In today’s digital world stuffed with scams, it is vital to be able to protect your company against any takeover attempts and keep all data safe. The scam-combating techniques evolve with rocketing speed, but they cannot fight against one thing: the human factor. This advantage over machines makes hundreds of cybercriminal groups richer every day.
How can you overcome the seemingly unstoppable enemy? First, those forewarned are forearmed. Let us look at the most widespread social engineering tricks and find out how to secure your company’s information. This information was shared by VPNBrains security experts.
How it works: You receive an email from an allegedly familiar sender, like a contractor or actually any website your company has an account. The sender asks you to follow the link or open an attached file. The moment you click on it, your security is broken.
Phishing is also done by creating website clones – a fake copy of a genuine website. Believing it is a real site, you start entering your login data there. By doing so, you provide very sensitive details to hackers.
How to keep safe: Never click on links in suspicious emails. It is better to type the website address yourself in the address bar of your browser or bookmark it. It is not good to look for the website doing the web search. If asked to change a password, log in with your current password and double-check if the password change is really required. And definitely do not click on software or media downloads from unknown sites.
2. Ransomware attacks
How it works: The infection vector is often similar to phishing attacks. Hackers use software vulnerabilities to install malware. Victims are required to pay for encrypted data to be given back to them unaffected or for not making stolen data public.
How to keep safe: Since ransomware attacks have become increasingly popular, business leaders need to be strongly prepared. First, it is crucial to implement solid backup and patch management policies. Also, follow the “How to keep safe” tips from the phishing section above and train your employees. Security awareness and good digital hygiene may save plenty of money in the future.
How it works: An alleged officer of some company your organization has relationships with, like a bank, reaches out to you on the phone. Under the guise of verifying some information, they ask you to tell them your bank account number, password, personal details, etc.
How to keep safe: Call back to wherever the call is supposed to originate from and double-check if it is not a fake. Also, in this day and age, there is probably no reason someone would call you randomly on the phone to verify critical information. There is no “pretext” for such a move. Be accurate with phones. Attackers may also try to lure you into installingphone tracker appsunder the guise of mobile banking software updates or patches.
4. Quid pro quo
How it works: From Latin, it means “something for something.” A scammer gives you a call pretending to be a technical support engineer and informing you of the need to fix your computer facing a malware attack. Some users who suffer from any kind of computer problem at the moment may fall for the trick. Once you give the scammer access, you are punching a big hole in your defense.
How to keep safe: Verify with your service provider or IT department that this “expert” is a true one.
5. Dumpster diving
How it works: Sophisticated scammers can cause you lots of trouble if they find confidential information that you recklessly left in a bin. They may seek passwords to run a network attack or collect personal infofor future social engineering attacks.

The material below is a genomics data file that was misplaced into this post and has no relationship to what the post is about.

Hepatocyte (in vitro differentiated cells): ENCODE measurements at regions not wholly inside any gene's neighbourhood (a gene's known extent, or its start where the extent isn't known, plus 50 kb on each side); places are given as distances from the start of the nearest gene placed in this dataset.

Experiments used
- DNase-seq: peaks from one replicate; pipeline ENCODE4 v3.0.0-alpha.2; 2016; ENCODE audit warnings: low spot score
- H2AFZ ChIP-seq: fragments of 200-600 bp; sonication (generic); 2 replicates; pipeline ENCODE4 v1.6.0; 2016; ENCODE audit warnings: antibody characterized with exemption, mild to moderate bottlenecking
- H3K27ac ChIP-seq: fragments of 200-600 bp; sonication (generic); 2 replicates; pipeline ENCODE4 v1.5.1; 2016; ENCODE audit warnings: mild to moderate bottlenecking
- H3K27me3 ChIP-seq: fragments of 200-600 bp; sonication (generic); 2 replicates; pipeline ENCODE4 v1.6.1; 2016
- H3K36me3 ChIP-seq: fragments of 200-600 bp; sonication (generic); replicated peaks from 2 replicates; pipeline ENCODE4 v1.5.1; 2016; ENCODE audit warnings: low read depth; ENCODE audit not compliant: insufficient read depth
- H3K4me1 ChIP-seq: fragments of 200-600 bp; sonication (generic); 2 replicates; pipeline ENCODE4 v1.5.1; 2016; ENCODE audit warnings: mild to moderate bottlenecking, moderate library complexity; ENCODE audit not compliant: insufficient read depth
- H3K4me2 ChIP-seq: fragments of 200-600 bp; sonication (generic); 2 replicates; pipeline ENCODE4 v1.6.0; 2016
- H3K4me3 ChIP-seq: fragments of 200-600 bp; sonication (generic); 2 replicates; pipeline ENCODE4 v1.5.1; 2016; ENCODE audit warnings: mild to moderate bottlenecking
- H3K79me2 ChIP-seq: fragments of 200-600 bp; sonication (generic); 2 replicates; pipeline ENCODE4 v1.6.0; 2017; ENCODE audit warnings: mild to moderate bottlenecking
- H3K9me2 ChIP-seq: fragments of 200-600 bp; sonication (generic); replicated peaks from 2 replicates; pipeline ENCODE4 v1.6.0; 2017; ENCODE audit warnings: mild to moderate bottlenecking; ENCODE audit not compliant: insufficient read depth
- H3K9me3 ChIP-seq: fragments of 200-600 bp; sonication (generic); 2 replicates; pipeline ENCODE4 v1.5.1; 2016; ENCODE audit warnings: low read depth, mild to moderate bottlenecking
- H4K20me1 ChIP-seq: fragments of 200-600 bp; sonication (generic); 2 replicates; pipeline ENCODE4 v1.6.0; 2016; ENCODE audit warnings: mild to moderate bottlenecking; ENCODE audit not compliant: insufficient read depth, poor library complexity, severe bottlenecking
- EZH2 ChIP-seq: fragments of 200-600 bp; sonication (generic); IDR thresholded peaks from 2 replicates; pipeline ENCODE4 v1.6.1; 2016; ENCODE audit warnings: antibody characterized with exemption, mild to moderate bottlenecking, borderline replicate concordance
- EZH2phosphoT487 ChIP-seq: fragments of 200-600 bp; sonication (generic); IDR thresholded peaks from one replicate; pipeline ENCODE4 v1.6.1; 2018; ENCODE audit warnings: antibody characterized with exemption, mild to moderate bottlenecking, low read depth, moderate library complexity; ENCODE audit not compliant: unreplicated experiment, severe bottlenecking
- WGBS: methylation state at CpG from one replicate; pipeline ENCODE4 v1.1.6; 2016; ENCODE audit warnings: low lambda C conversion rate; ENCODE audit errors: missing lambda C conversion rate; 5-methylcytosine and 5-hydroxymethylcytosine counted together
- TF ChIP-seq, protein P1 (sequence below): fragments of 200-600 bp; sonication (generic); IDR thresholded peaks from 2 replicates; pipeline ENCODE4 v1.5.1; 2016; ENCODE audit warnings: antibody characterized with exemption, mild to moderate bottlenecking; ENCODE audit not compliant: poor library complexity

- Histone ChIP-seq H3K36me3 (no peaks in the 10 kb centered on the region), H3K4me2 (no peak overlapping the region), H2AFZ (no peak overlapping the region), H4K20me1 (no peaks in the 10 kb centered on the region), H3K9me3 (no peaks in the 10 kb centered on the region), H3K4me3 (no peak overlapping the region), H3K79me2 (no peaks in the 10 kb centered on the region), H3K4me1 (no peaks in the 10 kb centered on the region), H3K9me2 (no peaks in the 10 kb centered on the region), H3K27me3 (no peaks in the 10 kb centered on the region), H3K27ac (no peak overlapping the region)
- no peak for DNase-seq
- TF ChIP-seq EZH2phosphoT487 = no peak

How to keep safe: Avoid using traditional trash bins for strategically important information. Instead, make use of shredding machines.All laptops, storage devices, or other office equipment must be destroyed. If your company plans to resell, donate, or give away any equipment, make sure to purge all data from the hard drives.
How it works: Also known as “piggybacking,” this is when someone is trying to enter a building behind someone else with an access card. It may bring serious securityrisks for both informationand physical systems.
How to keep safe: Ignore courtesy and donot let any stranger follow you card-free. Once you see someone you do not know or look suspicious, check if he has a necessary badgeand, if needed, contact your security people.
7. Social networks
How it works: Too much personal information left on social networks puts not only the users themselves at risk, but also their family, friends, and companies they work for. If you use social media too much – it naturally leads to oversharing. It is just the nature of social media.
How to keep safe: Be thoughtful of what you post and share online. Keep your financial and ID details like phone numbers, emails, residential addresses, and business information a secret.
Scammers making fortunes on our weaknesses
No one is safe from scam attacks. Whether ordinary people or celebrities, we are all subject to fraudulent actions once we show up with our human weaknesses. Take the examples of Jennifer Lawrence, Kate Upton, and others. Their nude shots were stolen by Ryan Collins several years ago as a result of a hack attack on their iCloud and Google accounts, as a cautionary tale. Using phishing techniques, the hacker easily got the passwords and usernames of his victims.
Yet another loud scam case involved a media biggie, Rupert Murdoch, whose employees were reported to be continuously stealing the secrets of dozens of politicians and celebrities by hacking their voicemails, including those protected by passwords that appeared to be too simple.
We all understand that humans make mistakes. But sometimes our greed, curiosity, or plain negligence is just another contribution to the global development of social engineering. Now, do your best to avoid a human error – which can, in fact, ruin all your safety efforts.